Taylor approaching Red Pine Lake

Read on →

Pfeifferhorn

I’m in Utah now for a month of emergency medicine at the University of Utah, trying to persuade them to take me as one of the nine emergency medicine residents that they accept each year.

Travel, particularly airport travel, really wears me down, but getting my feet back into the Wasatch range brought my energy right back, and I quickly made the decision to risk heart explosion and run an 11k’ peak unacclimatized.

The line at the Delta baggage drop at… 4:30 am.

 

Upper Red Pine Lake. Past two to three miles of steep roots and rocks, a small slice of alpine paradise.

Read on →

Newton Clark Headwall Ski Descent

The Spring corn cycle is in full swing now. After a warmup weekend with Tom last week, it was time to take full advantage of prolonged high pressure.  To start out the weekend, Taylor and I went back down to Rogue River, OR, where I planned to meet my friend and mentor Rodney Sofich to ski Mt McLoughlin.

Rod from da’ streets.

Rodney and I got an early start, but with hot hot heat and windless skies, we found the NE Bowl that I most wanted to ski was already too soft.

Final pitch up McLoughlin.

Read on →

Skiing the Wyeast, Fast

After a few months of playing phone tag, Tom Nelson and I finally managed to get out for some skiing this past weekend. Tom is a financial planner by day, ex-nordic skier, and strong skimo racer by night. For a guy with a wife, kids, and business, he really finds a lot of time to go run up hills.

Tom smiling above Vista top shack.

Our choice for the day was Mt Hood’s Wy’East face. I’ve skied this before, but Tom had never been. It was a good choice for our first outing together before seeking out some steeper objectives. I still think that this run is one of the crown jewels of cascades volcano skiing when it’s in good condition. Unfortunately, spring has been rocky out here, and just a week ago the mountain saw almost 30 inches of new snow.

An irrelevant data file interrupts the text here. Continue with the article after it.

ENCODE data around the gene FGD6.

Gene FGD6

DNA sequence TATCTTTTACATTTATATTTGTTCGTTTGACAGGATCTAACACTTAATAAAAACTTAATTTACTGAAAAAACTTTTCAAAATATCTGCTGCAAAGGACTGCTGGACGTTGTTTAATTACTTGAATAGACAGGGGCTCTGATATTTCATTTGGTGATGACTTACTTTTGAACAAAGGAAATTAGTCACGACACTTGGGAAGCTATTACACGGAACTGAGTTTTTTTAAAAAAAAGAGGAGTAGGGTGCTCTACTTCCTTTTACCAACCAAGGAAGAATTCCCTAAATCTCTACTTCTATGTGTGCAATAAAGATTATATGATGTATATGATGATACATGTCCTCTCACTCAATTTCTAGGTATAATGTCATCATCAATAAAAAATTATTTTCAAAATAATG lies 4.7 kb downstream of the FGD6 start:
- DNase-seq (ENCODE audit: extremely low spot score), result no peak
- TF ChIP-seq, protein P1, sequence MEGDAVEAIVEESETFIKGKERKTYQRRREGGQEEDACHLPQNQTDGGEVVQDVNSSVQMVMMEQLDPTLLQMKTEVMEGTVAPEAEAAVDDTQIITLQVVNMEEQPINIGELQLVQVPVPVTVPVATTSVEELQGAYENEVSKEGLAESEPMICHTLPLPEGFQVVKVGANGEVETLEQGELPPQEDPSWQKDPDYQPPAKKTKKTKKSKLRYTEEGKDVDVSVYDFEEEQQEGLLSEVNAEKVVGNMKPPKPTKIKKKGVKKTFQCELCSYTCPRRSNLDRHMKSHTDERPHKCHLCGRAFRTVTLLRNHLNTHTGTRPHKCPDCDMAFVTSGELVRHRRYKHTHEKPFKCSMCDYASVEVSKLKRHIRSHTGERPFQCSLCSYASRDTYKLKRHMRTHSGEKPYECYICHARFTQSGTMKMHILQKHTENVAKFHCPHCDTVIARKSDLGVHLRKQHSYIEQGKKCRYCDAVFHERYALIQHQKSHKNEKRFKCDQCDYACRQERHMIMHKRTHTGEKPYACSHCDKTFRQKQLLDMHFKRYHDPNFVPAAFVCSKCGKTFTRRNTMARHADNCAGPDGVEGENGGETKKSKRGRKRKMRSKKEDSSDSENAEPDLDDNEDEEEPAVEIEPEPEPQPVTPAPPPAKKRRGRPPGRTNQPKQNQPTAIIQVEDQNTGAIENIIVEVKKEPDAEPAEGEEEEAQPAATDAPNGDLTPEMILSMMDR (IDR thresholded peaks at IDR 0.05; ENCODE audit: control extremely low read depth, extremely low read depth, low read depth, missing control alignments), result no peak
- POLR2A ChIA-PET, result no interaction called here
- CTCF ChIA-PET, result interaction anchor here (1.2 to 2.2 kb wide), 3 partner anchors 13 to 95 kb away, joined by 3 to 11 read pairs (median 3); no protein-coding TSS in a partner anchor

Clouds, inversion, and cold East wind.

Read on →

Haute Route Part 2: Verbier to Arolla

Miss Part 1? Go back and check out Haute Route: Chamonix to Verbier.


Our fourth day in the Swiss Alps began with an early start from the Prafleuri hut to ski the length of the Lac des Dix before the sun would warm the snow along this exposed traverse.

Taylor reaches the street sign atop the Col de Roux. That way to Zermatt ->

Cresting the Col de Roux after just a short climb from the hut, the Lac stretched out below us as the morning light threw a glow on Mont Blanc de Chelon in the distance. Our next hut lay at its feet, some miles away.

The end of Lac des Dix trailing off into the river that leads up-valley through the Pas de Chat (Cat Pass). Light strikes Mt Blanc de Chelon to the right.

The traverse along the lake was blissfully firm, so we made good time despite being forced to cross an occasional patch of grass and one considerable pile of wet avalanche debris. Read on →

Breaking the Curse: Mt Mcloughlin Ski Descent

Mt McLoughlin is an often forgotten volcano of the Cascades chain. Hidden in southern Oregon along the highway between the modest towns of Medford and Klamath Falls, it was a feature of Taylor’s childhood. Legend has it that her mother, Cecilia, hiked Mt McLoughlin with Taylor in her womb. We all know what that does to a child.

“We all know what that does to a child.”

Taylor has hiked Mt McLoughlin four or five times in summer, but never in Winter. As an isolated cone of a mountain, it just begs to be skied, so we’ve already tried twice. But we were cursed. It was not to be.

Climbing along the upper crater rim.

Read on →